Has there ever been a time in human history better equipped to achieve global healing through the guidance of meditation? We’re spending the majority of our days confined to our homes not because we are antisocial, but because we now have a heightened awareness of how our choices impact our neighbors next door and around the world. As Sharon Salzberg, co-founder of the Insight Meditation Society, observes in Robert Beemer’s documentary, “The Mindfulness Movement,” the therapeutic techniques she prescribes bring each of us a profound knowledge “that our lives have something to do with one another, and the indication of that is that everybody counts and everybody matters.” I fully endorse the message blatantly expressed by Beemer’s picture, but as a work of cinema, it drove me nuts in how its style was antithetical to the principles its numerous subjects were championing.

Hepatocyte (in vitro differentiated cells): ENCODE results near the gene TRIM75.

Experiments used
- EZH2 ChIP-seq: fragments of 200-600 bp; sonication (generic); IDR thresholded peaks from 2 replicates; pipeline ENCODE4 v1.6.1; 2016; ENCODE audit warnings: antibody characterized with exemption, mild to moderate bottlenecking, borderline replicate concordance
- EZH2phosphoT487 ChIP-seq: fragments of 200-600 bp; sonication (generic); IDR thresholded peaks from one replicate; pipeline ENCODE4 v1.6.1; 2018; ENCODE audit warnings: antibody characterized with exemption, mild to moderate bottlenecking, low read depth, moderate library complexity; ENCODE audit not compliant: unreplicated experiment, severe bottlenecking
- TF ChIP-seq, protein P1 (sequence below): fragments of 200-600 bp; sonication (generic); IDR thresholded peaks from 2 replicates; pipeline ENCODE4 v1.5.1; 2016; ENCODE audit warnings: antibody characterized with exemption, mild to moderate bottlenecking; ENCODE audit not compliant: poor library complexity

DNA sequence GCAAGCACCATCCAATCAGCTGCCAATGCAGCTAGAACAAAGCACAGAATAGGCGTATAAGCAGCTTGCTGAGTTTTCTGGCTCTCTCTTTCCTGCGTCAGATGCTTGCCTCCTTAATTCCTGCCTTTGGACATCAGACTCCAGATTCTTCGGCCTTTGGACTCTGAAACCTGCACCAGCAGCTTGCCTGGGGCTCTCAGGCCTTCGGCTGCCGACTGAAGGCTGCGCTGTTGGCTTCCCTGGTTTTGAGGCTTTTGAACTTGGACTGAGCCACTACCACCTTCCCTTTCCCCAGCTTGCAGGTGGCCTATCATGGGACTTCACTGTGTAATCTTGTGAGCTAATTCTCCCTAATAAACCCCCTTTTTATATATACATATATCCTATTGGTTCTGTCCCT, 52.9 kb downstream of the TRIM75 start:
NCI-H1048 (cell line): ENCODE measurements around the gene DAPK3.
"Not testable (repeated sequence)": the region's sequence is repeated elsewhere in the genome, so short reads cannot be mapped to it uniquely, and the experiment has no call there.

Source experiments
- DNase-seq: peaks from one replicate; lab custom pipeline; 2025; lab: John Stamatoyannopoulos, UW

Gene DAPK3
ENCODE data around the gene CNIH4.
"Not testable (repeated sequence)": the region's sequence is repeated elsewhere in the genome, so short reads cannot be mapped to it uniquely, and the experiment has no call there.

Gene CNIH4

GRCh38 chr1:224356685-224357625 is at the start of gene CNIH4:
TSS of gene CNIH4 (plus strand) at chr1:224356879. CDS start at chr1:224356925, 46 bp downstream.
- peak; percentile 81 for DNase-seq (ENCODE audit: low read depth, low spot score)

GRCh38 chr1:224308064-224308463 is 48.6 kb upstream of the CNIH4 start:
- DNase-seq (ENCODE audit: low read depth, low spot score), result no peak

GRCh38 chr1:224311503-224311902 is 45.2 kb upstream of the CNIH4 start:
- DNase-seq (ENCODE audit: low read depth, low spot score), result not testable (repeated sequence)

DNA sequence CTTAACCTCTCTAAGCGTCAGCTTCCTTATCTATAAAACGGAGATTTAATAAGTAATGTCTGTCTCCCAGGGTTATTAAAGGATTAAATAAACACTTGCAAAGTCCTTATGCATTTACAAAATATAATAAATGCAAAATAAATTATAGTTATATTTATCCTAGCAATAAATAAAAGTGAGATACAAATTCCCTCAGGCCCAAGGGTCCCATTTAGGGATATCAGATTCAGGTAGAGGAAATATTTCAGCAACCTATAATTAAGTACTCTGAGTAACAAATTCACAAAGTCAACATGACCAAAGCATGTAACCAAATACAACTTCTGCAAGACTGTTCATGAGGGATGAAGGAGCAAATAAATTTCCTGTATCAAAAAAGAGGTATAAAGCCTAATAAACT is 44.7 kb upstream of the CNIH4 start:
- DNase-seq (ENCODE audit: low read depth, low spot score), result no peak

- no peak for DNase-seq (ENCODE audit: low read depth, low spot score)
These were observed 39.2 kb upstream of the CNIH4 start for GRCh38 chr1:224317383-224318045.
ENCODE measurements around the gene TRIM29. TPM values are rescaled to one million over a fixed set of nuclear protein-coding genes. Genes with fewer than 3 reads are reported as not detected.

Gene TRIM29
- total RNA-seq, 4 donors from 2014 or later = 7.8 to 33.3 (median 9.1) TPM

The first red flag occurs early on, as a title card informs us that we are entering the first chapter of Jewel’s Journey, detailing how Jewel Kilcher’s rise from homeless youth to successful singer/songwriter was enhanced by her achieving an inner peace about her present experience—in others words, mindfulness. After breezing far too quickly through Jewel’s story, which joins her talking head interview with grainy recreations of a faceless girl wandering the streets of San Diego, we suddenly jump ahead to Chapter One of Dan Harris’ story about having a panic attack on live television after “self-medicating” with cocaine and ecstasy. Then we’re tossed into Chapter One of George Mumford’s life story, one that he barely has time to discuss (his promising basketball career was cut short by an injury, leading him to get hooked on pain medication) before the film cuts to the first chapter of Salzberg’s story. Had the film been comprised solely of these four parallel narrative threads, juxtaposing how each person’s life was profoundly transformed by meditation, resulting in Harris devising the popular Ten Percent Happier franchise (complete with a book, podcast and app) and Mumford teaching the Chicago Bulls and Los Angeles Lakers mindfulness (ultimately leading both teams to multiple world championships), Beemer might’ve had something special here.